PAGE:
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Classic.

Patrick Ward By Patrick Ward Published on November 19, 2015

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I’ve spent the past month and a bit working away from my native London in Kathmandu, reporting on the aftermath of the earthquake. Parachuting into a little known city, with regular power cuts and irregular internet connectivity, away from my usual evening vices of Netflix and beer and good old pals, it seemed like the perfect opportunity to immerse myself in some of some of the celebrated works of literature I’d never got round to reading.

I decided to do this a few weeks before my travels, after a conversation with a good friend of mine – himself a keen traveller and bibliophile. We were sat having a beer in London’s east end, when we started discussing literature. Had I read Lolita?, he asked. No, I replied. I had a vague idea about it. I think I had seen the apparently forgettable Jeremy Irons film of it a while ago, but could little remember the plot. He described it to me. I felt intrigued and revolted in equal measure—and that, he told me, was sort of the point—the beautiful telling of an obscenely uncomfortable story. The horrific acts performed by a man you are almost drawn to sympathise with. But the fact was, here was a seminal work of 20th Century literature, and I’d never actually bothered to spend a few days reading it.

He reeled off a few other books. No. No. No. Er, I think I did (No). No. No. Oh yes! Frankenstein, what an astounding book that was etc. No. No.

It dawned on me that I was probably a bit of an inverted snob. Sure, I’ve read a fair few classics, but not nearly enough. No Austin, no Brote (either of them), no Hardy, no Joyce. Really. None of them. But sitting here in my candle-lit room during a power cut after a long day, listening to the chirping insects and conversational dogs outside my window, and listening to Bach (that’s another thing I always meant to get into), it seemed like the ideal time. No night time distractions, just me, the book I managed to download to the iPad before the wifi went down, and the slapping sound of palm on ear following that familiar buzz of a mosquito.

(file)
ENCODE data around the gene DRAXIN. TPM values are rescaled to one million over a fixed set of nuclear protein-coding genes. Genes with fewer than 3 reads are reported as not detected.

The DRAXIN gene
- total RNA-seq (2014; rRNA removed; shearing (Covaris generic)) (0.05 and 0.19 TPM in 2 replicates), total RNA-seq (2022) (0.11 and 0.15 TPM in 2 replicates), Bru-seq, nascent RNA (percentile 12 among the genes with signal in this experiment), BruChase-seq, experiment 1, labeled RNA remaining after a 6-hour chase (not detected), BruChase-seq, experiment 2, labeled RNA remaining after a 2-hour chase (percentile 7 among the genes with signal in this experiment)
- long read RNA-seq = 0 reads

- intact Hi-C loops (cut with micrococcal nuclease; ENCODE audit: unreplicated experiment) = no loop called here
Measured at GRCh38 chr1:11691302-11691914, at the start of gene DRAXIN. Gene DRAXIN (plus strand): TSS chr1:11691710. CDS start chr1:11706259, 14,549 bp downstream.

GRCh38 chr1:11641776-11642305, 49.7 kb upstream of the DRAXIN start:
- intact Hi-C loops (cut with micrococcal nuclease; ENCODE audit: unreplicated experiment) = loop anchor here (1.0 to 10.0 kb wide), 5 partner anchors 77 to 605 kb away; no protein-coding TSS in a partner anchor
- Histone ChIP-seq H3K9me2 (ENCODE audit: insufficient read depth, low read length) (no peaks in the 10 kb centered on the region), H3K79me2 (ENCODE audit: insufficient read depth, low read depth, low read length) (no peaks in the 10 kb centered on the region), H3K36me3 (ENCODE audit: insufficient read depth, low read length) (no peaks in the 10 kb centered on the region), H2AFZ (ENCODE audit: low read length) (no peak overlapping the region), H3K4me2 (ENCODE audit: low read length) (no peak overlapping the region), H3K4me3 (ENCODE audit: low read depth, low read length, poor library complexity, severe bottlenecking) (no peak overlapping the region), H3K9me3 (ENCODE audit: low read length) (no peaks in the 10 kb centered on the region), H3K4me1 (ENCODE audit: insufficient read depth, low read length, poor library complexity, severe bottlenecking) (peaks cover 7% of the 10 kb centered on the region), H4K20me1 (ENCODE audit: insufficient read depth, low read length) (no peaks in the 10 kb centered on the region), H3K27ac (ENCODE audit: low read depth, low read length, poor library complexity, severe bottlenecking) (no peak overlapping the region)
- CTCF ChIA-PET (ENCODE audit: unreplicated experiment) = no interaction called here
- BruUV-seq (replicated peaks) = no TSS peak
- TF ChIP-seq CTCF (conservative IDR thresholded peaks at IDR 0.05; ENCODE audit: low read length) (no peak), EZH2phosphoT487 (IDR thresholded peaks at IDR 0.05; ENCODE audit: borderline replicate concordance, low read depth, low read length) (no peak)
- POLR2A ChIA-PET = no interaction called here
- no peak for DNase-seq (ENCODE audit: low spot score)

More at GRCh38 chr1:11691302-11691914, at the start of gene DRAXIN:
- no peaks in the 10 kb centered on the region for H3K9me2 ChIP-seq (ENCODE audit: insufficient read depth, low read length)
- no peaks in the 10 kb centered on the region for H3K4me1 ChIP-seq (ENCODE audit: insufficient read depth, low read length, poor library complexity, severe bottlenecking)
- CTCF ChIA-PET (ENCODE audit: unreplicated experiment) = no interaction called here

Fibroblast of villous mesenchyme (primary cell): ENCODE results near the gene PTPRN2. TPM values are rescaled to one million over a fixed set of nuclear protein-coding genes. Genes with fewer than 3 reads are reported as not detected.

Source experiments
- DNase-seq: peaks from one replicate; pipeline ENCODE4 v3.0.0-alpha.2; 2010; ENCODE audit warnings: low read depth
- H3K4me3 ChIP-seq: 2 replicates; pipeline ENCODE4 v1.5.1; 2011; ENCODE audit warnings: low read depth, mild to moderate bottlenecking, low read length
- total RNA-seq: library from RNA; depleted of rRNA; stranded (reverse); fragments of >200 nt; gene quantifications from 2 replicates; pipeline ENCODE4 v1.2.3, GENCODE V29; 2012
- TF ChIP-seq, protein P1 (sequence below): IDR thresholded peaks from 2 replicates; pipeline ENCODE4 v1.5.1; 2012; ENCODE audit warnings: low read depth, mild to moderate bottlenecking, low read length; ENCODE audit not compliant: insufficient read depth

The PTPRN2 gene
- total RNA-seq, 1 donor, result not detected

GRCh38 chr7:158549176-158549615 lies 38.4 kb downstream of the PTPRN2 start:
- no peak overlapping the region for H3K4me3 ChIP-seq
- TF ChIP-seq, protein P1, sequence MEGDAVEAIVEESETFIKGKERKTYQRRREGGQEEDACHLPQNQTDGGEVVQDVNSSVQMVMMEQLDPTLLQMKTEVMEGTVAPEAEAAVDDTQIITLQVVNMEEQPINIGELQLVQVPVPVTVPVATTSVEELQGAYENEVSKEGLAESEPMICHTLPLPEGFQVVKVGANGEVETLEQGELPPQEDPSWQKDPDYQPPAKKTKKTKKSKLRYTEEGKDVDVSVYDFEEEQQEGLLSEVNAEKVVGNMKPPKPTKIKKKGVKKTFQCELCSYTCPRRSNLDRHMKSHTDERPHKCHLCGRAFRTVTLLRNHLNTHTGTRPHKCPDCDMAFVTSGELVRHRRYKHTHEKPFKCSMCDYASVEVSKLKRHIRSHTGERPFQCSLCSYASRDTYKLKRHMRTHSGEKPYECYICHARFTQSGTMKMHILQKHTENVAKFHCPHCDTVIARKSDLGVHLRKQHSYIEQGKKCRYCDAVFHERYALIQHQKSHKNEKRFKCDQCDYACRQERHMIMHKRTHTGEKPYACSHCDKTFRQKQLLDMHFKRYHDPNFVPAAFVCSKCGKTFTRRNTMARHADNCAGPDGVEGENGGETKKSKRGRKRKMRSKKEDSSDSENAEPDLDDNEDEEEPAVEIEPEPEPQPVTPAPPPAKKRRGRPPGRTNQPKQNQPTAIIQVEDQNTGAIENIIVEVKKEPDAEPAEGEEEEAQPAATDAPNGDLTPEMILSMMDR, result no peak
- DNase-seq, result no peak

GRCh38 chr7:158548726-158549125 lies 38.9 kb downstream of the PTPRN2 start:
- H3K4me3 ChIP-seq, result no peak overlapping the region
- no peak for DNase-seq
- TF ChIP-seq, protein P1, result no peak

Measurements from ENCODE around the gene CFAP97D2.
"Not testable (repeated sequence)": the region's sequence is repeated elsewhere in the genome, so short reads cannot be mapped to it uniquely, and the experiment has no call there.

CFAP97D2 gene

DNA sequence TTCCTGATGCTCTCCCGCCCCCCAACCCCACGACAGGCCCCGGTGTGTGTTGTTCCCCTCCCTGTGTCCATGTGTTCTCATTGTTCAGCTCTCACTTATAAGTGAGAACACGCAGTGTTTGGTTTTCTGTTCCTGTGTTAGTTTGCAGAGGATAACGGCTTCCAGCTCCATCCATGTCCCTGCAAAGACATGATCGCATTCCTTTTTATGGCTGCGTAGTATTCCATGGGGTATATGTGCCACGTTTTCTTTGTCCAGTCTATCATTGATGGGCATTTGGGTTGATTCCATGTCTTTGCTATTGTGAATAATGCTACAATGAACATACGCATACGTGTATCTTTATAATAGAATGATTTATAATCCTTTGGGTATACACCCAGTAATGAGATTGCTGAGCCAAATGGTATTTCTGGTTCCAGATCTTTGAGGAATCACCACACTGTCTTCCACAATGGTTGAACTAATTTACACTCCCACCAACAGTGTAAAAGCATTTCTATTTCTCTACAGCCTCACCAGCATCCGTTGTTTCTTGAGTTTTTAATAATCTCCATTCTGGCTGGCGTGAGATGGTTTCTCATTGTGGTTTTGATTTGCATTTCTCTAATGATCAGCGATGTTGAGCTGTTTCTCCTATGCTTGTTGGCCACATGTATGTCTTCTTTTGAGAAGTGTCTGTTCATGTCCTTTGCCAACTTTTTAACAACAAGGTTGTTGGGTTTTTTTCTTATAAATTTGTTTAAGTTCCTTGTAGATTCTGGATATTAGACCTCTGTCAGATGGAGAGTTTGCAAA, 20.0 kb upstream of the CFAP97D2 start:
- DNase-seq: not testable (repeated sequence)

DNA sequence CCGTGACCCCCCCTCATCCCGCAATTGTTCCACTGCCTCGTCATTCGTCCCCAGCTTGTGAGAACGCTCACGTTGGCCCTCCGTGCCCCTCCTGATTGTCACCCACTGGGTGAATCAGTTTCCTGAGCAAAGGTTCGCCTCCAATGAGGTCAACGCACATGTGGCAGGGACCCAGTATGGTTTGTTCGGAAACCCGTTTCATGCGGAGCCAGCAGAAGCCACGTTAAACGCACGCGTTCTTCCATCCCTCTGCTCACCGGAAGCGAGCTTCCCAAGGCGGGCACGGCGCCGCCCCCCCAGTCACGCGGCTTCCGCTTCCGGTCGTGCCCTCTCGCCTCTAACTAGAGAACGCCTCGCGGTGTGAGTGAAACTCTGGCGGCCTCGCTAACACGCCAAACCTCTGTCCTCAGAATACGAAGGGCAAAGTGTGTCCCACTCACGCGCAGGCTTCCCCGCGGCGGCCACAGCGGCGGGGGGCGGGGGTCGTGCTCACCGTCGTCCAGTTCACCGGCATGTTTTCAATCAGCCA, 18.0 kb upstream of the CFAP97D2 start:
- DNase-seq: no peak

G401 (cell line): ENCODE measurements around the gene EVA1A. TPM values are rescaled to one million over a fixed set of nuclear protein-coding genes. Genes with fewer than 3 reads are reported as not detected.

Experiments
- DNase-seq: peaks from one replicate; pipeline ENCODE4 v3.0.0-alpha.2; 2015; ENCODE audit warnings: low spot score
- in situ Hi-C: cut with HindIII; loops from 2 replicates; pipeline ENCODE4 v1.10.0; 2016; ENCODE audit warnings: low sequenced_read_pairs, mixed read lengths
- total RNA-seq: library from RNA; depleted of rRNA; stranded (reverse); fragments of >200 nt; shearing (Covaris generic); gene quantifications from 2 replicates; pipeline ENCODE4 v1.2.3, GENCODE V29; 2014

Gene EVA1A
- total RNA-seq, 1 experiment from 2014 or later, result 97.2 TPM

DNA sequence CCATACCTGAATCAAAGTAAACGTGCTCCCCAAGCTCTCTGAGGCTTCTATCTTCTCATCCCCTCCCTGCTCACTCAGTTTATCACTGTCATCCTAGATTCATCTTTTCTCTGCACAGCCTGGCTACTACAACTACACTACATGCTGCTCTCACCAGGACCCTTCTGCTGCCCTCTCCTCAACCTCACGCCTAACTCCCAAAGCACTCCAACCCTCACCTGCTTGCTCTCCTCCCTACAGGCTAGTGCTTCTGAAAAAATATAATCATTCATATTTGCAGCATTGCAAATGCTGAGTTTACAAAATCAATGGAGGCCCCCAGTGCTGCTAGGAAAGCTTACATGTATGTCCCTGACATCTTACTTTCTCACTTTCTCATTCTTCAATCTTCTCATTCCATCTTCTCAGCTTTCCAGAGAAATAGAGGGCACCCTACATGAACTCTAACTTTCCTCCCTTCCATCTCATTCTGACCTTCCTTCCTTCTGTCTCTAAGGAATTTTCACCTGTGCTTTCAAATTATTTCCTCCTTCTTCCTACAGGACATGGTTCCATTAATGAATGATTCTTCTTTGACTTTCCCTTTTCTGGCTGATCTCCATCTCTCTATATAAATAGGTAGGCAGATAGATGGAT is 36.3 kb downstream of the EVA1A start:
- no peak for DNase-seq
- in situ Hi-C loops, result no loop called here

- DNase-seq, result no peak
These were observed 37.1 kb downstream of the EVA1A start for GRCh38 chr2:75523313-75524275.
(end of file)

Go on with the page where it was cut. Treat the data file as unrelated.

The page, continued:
I started with Lolita, then Jane Eyre, then Jude the Obscure, and slowly worked my way through the free classics from the Kindle library. I was amazed at what I’d been missing. You might be reading this and snorting in derision at this uncultured oaf in the way that you might a man who had just ecstatically booked a round the world cruise after realising that the earth wasn’t flat after all. But how many people today are in the same boat? Come on, really. Hands up. How many have daft ideas about Wuthering Heights being a book that only exists in English classrooms? Or Dickens just being an early draft of a movie starring Kermit the Frog? I’m joking. But I’m serious. But I’m joking. Or am I?

Maybe it’s about distraction. I can quite easily sit and read an SF novel about talking space cats and teleporters and things that go X times the speed of light and Really Really Big intergalactic artificial habitats (Ringworld, on the plane here). I can also spend my time immersed in journalistic modern histories by the likes of Robert Fisk (The Great War for Civilisation, off and on over the past six months) or, as now, a contemporary history of Nepal by Prashant Jha (the highly recommended Battles of the New Republic, purchased as work-related research, and thoroughly enjoyed). But somehow, reading the classics sometimes just felt a bit—I don’t know—like I was going to do it to learn something, rather than enjoy it. It’s a bit like when you go on holiday and make the point of going to see a historical site because you feel you have to, since you’re there, but when it’s in front of you in all its glory, it stirs you emotionally and suddenly you “get it”.

So, it’s a lesson. Don’t feel intimidated. Don’t think you’re about to read The Ragged Trousered Philanthropists or Bleak House or any of those books where they write the names of towns like t----, just do it because you’ll enjoy it. Or maybe you won’t. But chances are you’ll think about the world differently, and at least consider why it might be that it is such an important work of art for so many people, for so many years. 

Patrick Ward is a journalist and writer in London. He likes historical non-fiction and sci-fi, which gives him the opportunity to read about what went wrong in the past and how it might be better ... Show More

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